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My first stop in Italy was Rome, where I spent a full on week exploring some of the history on offer by the city. I doubt you could see it all in a month, let alone a week, but here are some of the places we visited.

The Colosseum - so huge it was difficult to photograph!

The Colosseum – so huge it was difficult to photograph!

The Colosseum was our first visit. It was great doing a tour, as they really went into the history of the place (and the palace next to it) in an interesting way. We only did two guided tours in our entire time in Rome, but I would definitely recommend them. This tour was in English (which my aunt didn’t really understand), then we did the Vatican tour in German (see below).

Protest at the Monumento a Vittorio Emanuele II

Protest at the Monumento a Vittorio Emanuele II

The Vittorio Emanuele Monument was amazing, and we got there just as a large protest was happening. It was the only one I’ve seen since coming to Italy, but it reminded me of my previous trip to Thailand, which had the intense protests happening in Bangkok – I flew out on the day that the violence really started to escalate.

We visited the Trasevere neighbourhood twice, because it really was lovely, and the food – cheap and good!

The Trevi Fountain - a difficult capture due to the hordes of tourists there!

The Trevi Fountain – a difficult capture due to the hordes of tourists there!

The Spanish Steps and the Trevi Fountain were covered in tourists, which made us disinclined to linger.

View of Rome

View of Rome

The Pantheon and other sights in the area where connected by small alleys that had great little bistros.

Sheep on the Appia Antica

After reserving our place, we visited the Villa Borghese – definitely a highlight of Rome, though $$$! After a stroll through the gigantic gardens, we decided to bike down the Appia Antica – a must do if you’re looking for a little break in the countryside.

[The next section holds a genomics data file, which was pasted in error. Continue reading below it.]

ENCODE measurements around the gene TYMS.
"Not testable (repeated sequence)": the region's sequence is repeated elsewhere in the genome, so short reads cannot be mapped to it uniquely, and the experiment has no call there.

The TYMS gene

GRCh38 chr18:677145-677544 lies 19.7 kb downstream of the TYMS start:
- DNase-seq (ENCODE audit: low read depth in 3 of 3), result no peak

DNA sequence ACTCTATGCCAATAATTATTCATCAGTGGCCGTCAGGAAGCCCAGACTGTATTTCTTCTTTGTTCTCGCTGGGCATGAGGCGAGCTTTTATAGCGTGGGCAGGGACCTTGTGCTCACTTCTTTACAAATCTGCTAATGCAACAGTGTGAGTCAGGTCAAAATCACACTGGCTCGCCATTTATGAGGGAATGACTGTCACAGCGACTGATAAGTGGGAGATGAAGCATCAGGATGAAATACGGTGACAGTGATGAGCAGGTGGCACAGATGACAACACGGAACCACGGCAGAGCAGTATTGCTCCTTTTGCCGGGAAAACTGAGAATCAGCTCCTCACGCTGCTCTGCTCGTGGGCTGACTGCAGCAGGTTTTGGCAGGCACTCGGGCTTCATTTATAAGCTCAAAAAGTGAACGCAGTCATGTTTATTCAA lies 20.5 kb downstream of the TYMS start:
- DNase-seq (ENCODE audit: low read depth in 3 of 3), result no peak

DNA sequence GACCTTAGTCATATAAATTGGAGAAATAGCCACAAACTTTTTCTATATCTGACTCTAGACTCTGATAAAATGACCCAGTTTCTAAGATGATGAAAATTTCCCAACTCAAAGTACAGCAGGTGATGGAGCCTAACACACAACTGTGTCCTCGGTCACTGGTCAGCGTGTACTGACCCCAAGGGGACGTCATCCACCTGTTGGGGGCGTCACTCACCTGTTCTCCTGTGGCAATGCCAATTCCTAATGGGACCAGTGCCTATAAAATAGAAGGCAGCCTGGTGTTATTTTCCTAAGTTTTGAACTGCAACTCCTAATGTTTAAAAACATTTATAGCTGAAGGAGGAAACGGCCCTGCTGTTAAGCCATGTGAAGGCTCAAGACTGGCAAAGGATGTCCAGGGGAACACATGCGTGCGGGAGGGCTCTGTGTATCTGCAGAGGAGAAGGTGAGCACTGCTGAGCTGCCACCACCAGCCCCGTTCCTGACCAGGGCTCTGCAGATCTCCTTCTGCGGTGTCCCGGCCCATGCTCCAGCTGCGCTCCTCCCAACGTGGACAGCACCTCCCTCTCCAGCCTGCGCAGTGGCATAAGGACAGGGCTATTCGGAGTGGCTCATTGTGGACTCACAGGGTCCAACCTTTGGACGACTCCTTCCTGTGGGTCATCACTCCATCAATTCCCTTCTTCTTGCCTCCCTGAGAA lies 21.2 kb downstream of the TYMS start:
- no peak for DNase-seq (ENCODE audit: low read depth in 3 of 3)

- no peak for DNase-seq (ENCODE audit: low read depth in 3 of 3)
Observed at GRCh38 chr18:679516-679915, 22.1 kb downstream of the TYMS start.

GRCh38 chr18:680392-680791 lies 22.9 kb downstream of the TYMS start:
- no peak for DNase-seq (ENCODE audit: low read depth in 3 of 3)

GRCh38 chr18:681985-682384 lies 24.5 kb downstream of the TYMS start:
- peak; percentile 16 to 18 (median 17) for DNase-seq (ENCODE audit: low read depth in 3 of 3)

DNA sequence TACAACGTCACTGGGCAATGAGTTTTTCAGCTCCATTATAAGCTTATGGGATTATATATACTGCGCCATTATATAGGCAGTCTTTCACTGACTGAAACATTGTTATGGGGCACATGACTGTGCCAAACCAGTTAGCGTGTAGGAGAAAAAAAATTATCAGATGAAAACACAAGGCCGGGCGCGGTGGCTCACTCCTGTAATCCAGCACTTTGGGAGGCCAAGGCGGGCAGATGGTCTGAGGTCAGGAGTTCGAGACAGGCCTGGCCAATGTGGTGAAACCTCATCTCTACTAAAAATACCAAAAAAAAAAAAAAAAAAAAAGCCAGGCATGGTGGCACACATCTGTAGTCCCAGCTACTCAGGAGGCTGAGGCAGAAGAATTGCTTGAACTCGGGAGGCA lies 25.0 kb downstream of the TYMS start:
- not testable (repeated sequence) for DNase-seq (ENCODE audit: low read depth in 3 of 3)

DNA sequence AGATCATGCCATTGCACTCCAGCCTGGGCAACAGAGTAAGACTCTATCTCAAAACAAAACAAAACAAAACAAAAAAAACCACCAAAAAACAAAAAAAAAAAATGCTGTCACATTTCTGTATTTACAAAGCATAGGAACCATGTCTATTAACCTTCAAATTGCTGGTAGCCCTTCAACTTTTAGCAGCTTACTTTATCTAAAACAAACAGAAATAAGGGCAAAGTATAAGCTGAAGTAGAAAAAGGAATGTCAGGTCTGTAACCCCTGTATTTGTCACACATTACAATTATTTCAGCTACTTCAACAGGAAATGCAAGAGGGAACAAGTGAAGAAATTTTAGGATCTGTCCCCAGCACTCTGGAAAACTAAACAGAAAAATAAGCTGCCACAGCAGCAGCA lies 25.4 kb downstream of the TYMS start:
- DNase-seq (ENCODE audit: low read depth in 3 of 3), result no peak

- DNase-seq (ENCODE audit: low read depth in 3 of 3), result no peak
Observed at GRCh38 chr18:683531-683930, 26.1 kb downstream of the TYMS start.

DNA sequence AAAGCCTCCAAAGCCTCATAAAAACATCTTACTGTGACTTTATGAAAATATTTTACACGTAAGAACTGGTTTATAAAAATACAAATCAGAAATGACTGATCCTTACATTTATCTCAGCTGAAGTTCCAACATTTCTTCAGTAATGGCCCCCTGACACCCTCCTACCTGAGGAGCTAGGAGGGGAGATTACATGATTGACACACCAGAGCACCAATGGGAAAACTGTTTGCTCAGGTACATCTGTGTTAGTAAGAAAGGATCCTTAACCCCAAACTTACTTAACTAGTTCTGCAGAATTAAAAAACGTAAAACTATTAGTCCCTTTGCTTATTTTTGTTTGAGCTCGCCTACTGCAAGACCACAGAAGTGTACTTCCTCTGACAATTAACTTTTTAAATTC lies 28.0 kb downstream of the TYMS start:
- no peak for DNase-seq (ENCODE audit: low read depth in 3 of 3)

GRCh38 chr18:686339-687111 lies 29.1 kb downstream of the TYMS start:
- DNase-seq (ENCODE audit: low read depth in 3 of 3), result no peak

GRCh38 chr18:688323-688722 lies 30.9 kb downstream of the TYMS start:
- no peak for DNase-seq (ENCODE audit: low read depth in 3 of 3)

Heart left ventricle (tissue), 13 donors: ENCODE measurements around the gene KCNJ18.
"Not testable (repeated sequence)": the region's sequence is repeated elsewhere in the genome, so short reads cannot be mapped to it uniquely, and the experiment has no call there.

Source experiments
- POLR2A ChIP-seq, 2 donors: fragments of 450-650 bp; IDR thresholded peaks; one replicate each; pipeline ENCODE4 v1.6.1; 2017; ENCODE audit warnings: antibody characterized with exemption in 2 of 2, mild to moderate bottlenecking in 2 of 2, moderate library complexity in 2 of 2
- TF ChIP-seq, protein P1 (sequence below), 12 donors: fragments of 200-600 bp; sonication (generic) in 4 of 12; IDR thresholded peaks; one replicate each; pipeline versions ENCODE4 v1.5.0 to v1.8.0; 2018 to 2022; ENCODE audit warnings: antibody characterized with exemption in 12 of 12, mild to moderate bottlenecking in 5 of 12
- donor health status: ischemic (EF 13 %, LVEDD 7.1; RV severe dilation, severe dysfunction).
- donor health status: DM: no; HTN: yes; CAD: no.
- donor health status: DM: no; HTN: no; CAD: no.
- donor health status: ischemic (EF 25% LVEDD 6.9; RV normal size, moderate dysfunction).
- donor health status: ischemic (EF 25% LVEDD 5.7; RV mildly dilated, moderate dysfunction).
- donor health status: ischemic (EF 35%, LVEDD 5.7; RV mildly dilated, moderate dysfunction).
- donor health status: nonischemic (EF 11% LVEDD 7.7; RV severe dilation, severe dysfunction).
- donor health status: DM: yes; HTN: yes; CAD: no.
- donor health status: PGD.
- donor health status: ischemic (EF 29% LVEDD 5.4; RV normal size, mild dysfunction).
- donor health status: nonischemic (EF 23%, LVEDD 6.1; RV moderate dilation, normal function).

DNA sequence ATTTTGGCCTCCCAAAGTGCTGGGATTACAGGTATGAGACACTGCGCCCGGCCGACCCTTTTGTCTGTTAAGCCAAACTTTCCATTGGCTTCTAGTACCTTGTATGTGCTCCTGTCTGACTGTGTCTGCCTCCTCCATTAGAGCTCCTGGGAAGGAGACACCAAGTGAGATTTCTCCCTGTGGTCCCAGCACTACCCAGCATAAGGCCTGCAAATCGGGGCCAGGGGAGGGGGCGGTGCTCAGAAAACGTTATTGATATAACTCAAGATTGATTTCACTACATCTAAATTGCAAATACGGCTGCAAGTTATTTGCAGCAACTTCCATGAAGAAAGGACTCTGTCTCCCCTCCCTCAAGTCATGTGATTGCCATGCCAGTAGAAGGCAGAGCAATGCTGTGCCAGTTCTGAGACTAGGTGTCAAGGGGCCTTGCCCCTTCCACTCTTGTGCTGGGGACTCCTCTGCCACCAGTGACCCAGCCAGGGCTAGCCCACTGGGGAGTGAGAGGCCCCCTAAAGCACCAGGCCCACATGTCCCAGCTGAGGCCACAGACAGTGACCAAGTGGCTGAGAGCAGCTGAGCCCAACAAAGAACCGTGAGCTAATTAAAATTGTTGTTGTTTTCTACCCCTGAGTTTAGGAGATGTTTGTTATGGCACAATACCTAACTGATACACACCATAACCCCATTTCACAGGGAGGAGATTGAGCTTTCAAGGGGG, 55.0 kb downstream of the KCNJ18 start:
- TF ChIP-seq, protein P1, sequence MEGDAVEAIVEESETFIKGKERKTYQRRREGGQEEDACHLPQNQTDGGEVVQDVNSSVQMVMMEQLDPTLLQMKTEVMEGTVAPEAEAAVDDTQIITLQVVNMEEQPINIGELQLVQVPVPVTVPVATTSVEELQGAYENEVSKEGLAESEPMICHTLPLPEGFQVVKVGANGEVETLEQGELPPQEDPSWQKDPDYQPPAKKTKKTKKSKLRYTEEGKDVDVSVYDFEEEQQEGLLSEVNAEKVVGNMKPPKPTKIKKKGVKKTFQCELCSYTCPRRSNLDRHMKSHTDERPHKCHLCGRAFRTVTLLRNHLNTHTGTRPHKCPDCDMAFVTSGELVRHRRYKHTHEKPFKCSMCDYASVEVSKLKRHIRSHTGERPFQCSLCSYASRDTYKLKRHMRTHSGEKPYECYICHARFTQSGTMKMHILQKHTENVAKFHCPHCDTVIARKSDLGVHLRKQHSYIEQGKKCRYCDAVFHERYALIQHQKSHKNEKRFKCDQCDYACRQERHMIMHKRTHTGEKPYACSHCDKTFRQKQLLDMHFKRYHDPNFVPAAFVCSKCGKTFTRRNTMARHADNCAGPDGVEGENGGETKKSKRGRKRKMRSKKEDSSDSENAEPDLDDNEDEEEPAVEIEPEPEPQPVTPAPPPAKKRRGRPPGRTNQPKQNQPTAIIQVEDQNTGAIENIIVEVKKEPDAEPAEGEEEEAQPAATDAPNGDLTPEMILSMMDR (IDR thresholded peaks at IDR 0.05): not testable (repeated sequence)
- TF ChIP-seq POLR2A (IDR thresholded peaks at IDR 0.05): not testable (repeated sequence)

My aunt cycling along the Appia Antica (Ancient Way).

My aunt cycling along the Appia Antica (Ancient Way).

At the Baths... which were too massive to photograph!

At the Baths… which were too massive to photograph!

On Sunday it rained for most of the day, but it as a great day to visit the Caracalla Baths, a massive structure which could accommodate up to 1600 people (apparently). The audio guides are useful, even if they are not exactly recorded with much enthusiasm. I would actually recommend doing on a slightly rainy day – you’ll have the place almost to yourself! See the photo at the very top for a panorama of The Baths.

Monday was our last full day in Rome, and so we hit the Vatican. The line to get in was almost 2 hours long, so we decided to go with a tour group instead. Tour groups organise your ticket so that you don’t have to stand in the cold/rain for 2 hours. We figured paying a bit extra would be worth it.  As I stated before, if you go with the German tour, you’ll probably have an Italian (Roman) guide who spent a few months in Germany, so don’t expect any world class performances. The museums are ok. I wouldn’t be heading back in a big hurry, though the hallway with all the maps in it was really awesome. I guess it would be better if you where Catholic (although my aunt is Catholic, and actually works for the Catholic Church, and even she wasn’t that impressed). Might be better if you go there on your first day in Rome – after a week you can have ‘museum/church burnout’.

 

Santa Maria degli Angeli - giant church organ

Santa Maria degli Angeli – giant church organ

Would I recommend Rome – YES! It is awesome, especially to any history buffs out there, but also for anyone who enjoys European cities, good food and a variety of activities!

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